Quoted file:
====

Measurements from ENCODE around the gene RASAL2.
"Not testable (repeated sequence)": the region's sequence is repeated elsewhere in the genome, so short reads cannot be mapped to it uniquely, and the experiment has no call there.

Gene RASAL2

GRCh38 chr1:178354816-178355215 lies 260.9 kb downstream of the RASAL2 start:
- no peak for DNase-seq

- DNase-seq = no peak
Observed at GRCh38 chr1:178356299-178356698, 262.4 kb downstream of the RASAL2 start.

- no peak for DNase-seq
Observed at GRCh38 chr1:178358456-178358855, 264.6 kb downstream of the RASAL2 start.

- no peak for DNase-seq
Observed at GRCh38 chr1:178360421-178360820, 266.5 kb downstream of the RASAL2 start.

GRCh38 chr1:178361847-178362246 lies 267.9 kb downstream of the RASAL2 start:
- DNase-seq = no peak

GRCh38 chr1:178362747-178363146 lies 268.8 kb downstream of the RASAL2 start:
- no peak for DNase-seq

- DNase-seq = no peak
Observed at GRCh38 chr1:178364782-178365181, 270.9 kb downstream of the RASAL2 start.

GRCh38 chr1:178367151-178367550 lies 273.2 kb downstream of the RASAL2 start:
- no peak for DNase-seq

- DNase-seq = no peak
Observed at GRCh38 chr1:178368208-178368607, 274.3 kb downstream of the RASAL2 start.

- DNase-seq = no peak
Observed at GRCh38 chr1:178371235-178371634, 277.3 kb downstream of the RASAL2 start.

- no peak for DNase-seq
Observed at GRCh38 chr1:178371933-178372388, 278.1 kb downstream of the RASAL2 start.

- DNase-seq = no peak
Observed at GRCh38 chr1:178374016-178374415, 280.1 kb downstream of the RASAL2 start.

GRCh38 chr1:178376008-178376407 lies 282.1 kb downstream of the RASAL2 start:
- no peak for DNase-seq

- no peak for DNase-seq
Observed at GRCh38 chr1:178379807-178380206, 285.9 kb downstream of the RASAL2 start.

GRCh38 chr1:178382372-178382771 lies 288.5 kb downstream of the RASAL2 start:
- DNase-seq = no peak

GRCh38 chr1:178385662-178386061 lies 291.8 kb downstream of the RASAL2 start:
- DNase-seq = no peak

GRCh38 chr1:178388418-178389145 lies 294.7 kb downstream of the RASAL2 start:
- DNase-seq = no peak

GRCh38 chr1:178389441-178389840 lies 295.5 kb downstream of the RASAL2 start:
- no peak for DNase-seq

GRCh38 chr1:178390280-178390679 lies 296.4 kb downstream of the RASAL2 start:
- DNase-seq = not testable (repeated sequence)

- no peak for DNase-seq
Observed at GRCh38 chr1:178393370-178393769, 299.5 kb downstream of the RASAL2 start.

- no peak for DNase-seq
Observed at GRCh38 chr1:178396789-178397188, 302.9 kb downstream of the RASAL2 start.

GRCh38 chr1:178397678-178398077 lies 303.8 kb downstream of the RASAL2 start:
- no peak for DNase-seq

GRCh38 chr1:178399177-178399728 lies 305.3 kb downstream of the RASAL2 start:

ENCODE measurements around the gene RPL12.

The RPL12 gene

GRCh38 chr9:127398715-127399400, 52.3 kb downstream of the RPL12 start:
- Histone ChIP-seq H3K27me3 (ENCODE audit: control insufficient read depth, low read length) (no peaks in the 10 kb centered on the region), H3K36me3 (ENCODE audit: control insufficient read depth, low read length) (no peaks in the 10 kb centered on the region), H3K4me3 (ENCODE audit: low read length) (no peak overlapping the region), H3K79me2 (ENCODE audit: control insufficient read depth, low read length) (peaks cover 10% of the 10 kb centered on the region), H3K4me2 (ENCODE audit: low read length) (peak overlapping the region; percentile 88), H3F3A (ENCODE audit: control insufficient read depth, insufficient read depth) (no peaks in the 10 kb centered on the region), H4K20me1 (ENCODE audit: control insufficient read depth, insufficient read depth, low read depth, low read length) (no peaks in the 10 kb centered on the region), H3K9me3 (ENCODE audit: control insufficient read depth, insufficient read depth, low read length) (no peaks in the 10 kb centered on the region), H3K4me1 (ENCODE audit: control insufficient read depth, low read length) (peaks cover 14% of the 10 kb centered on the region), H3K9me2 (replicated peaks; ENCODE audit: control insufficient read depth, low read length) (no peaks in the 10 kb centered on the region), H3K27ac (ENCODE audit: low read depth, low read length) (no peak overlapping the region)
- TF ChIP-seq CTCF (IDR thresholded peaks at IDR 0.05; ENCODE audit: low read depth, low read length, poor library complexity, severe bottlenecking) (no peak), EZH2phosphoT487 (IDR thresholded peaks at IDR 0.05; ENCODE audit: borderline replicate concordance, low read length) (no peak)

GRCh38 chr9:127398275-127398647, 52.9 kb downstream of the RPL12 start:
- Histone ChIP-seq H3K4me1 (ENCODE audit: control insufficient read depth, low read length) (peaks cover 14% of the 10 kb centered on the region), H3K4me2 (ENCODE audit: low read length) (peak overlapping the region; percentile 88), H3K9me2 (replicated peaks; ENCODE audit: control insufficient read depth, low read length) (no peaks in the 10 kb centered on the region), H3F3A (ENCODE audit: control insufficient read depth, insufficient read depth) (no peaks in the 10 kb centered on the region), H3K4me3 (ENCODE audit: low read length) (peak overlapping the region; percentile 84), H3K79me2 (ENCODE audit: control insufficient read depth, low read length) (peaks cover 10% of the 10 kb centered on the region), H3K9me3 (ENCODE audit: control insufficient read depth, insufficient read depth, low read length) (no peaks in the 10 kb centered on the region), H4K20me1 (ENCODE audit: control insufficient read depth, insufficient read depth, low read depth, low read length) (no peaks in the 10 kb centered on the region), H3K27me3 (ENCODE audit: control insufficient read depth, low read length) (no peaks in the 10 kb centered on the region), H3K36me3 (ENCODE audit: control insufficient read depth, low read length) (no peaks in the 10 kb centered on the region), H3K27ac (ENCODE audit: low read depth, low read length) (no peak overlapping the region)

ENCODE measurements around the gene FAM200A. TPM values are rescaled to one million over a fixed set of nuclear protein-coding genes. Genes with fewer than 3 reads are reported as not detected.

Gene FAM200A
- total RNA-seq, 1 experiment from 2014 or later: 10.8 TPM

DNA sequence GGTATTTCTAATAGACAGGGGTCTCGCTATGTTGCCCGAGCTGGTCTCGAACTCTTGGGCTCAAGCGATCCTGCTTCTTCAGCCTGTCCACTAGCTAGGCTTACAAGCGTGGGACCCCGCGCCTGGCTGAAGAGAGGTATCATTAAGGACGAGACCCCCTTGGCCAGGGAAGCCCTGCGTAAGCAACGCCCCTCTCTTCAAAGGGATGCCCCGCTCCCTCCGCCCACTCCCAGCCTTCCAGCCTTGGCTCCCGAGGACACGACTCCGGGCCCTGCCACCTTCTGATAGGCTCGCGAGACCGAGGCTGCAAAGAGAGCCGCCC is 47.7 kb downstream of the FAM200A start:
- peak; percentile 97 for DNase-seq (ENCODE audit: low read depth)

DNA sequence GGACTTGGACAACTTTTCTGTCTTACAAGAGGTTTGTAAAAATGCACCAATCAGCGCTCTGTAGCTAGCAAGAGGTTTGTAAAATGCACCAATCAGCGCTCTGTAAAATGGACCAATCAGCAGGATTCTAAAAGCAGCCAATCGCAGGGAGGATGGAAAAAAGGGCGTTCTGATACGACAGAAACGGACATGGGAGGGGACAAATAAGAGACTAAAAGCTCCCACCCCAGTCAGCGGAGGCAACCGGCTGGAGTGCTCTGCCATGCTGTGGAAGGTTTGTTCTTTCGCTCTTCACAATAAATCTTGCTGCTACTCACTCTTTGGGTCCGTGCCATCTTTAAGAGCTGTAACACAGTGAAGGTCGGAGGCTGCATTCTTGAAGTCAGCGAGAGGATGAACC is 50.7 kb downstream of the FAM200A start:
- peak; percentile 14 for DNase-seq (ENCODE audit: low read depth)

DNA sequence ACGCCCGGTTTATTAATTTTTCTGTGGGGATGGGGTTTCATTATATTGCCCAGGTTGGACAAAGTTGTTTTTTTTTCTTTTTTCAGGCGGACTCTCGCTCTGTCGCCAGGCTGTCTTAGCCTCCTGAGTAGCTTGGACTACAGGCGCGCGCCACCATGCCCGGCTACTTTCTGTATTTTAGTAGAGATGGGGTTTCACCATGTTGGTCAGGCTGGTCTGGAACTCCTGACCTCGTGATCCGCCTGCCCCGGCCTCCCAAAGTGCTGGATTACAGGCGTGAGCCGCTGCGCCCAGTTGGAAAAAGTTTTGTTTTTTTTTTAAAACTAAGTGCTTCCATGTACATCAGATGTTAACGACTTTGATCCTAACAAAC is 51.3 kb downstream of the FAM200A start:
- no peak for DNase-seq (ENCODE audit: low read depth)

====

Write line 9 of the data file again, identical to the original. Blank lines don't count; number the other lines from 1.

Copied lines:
Observed at GRCh38 chr1:178358456-178358855, 264.6 kb downstream of the RASAL2 start.